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Worst Case Scenario … I Didn’t Floss

Worst Case Scenario … I Didn’t Floss

We all know we’re supposed to floss, but how bad is it really if we don’t?

A trip to the dentist isn’t complete without being scolded for not flossing every day. And even though you know you should, it doesn’t always make it into your nighttime routine, or many others, for that matter. According to the American Dental Association, only four out of 10 Americans floss daily, and 20% don’t floss at all.

We talked with orthodontist and Sharecare Advisory Board member Dante Gonzales, DMD, to learn why it’s important to floss, what happens if you don’t and how to make it a part of your daily routine.

Why floss?
Flossing removes food trapped between the teeth so it doesn’t turn into plaque, something that brushing can’t do alone. Plaque releases harmful acids that attack your tooth enamel.

“When we don’t floss, the plaque stays between the teeth and in the crevices around the teeth and continues to grow and release those acids that can cause tooth decay, cavities and gum disease,” says Dr. Gonzales.

In addition, flossing keeps the gums from becoming inflamed, which in turn, prevents gingivitis, an early form of gum disease.

How to floss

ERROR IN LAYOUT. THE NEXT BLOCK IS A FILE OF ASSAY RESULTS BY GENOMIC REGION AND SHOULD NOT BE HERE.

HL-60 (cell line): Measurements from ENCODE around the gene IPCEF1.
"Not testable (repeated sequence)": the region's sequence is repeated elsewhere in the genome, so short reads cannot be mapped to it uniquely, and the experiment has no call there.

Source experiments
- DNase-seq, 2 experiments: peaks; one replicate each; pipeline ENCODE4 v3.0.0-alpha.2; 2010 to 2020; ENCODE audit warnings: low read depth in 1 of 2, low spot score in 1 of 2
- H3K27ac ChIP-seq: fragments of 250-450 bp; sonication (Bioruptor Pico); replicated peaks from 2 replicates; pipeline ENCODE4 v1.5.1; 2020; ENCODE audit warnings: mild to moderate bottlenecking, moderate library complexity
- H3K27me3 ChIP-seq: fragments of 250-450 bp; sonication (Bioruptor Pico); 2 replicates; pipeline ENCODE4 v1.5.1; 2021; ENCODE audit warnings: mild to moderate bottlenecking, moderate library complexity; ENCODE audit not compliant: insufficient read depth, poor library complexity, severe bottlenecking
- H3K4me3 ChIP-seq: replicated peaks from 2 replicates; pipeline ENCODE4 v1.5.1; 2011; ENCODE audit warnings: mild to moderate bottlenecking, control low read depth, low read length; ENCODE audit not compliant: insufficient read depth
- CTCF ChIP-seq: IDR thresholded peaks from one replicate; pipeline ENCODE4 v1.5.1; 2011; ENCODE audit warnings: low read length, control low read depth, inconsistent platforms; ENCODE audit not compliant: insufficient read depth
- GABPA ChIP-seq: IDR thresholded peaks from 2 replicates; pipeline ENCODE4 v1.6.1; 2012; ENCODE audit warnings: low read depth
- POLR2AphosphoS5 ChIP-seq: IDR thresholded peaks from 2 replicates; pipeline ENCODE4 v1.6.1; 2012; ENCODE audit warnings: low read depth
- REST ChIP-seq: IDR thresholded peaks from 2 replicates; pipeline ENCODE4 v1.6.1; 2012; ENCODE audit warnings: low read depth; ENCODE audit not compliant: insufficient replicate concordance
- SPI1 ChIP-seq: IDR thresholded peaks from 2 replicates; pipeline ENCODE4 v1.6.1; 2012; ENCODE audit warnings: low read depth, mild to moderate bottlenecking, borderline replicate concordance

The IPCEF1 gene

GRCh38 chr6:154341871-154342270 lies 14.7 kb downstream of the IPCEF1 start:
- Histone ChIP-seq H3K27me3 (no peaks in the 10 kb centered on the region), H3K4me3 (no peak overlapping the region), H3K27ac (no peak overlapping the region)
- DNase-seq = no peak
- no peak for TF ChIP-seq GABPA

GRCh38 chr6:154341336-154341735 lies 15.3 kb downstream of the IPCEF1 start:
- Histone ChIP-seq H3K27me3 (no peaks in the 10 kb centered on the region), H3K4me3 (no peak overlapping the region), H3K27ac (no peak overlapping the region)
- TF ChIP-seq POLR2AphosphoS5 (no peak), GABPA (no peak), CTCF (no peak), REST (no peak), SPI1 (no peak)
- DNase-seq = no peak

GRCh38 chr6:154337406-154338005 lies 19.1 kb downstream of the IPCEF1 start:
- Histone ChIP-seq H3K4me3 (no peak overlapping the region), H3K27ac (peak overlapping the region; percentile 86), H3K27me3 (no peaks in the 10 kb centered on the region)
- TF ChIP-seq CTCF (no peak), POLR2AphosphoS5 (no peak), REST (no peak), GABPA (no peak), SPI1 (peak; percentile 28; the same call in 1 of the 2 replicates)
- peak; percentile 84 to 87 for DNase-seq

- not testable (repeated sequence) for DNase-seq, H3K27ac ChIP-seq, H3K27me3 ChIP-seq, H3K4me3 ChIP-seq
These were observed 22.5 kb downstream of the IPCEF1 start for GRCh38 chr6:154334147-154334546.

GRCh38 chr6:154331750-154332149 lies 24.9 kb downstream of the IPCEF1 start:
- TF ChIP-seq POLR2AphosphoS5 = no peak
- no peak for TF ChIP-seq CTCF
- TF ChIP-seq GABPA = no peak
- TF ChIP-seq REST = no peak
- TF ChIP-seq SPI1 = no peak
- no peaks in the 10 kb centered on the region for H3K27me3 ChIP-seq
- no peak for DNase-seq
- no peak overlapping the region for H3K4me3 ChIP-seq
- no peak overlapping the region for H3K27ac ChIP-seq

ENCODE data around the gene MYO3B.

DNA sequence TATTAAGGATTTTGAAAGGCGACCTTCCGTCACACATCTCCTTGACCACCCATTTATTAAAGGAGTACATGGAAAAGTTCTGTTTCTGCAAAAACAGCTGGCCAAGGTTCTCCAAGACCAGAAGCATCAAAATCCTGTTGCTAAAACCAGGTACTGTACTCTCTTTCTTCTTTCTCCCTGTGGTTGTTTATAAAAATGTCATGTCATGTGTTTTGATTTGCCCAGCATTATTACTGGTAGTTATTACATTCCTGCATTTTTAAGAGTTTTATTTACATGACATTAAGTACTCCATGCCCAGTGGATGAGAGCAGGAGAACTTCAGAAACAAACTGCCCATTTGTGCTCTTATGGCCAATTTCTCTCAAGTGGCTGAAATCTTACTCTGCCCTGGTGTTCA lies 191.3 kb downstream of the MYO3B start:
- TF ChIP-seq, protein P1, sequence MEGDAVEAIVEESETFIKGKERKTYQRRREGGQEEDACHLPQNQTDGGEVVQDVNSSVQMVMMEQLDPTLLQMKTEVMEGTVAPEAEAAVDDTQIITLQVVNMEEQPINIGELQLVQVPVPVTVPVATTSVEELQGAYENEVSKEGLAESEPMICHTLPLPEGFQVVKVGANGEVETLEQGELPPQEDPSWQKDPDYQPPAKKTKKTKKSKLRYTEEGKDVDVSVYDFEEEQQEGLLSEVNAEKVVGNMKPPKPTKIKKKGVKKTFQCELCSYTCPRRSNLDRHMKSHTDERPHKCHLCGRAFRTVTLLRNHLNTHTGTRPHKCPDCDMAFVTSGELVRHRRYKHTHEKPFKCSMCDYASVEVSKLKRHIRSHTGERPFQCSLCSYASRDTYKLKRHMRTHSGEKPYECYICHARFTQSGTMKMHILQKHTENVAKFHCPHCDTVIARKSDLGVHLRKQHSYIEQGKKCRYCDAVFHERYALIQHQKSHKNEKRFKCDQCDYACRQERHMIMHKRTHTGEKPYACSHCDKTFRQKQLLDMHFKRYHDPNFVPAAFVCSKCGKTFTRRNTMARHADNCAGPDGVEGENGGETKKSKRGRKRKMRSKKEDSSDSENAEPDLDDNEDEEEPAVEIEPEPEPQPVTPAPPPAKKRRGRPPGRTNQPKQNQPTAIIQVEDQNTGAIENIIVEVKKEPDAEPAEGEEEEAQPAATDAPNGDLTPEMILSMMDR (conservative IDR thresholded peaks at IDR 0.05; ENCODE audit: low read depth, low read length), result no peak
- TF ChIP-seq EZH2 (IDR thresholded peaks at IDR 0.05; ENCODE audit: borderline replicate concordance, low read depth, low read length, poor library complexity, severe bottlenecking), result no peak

The biggest mistake people make when it comes to flossing is not flossing enough, says Gonzales. Flossing may seem like a pain, but it takes less than five minutes a day to do.

You can floss before or after you brush your teeth, but be sure you’re flossing correctly. “Wrap the floss around the tooth and drag the floss deep into the crevices around your teeth,” says Gonzales. Don’t forget to go from one side of your mouth to another, so you don’t miss areas.

If it’s painful, that means you’re not doing it consistently. The more you floss, the less painful and uncomfortable it will become.

What type of floss is right?
If you’re overwhelmed by all the options, don’t be -- any type of dental floss is fine. “The best floss is the floss that you like to use,” says Gonzales. “There are basically two types of floss -- waxed and non-waxed. Studies show that there is no difference in the ability to remove plaque and prevent decay and gingivitis in the two.”

If you’re not a fan of traditional dental floss, other types of flossing devices are available and approved by the American Dental Association, such as water flossers and between the teeth wood plaque removers.

“Flossing is still more effective than water flossing, although everything helps,” says Gonzales.

If you have braces or permanent retainers, you may need to use floss threaders to get underneath the contraption. Your dentist or orthodontist can show you how to use them.    

Set aside the time
The best time to floss is before bed, says Gonzales. “It’s always best to go to bed with the cleanest teeth possible,” he says. “When you sleep, your saliva glands aren’t as active, which leaves your mouth drier. The drier your mouth, the higher the bacterial levels, and the higher the bacterial levels, the higher the acid levels.”

Here are some tips that may help you remember to floss daily:   

  • Set your floss by your toothbrush
  • Set a reminder in your phone
  • Place a sticky note on your mirror

Follow the Worst Case Scenario series for answers to more health questions!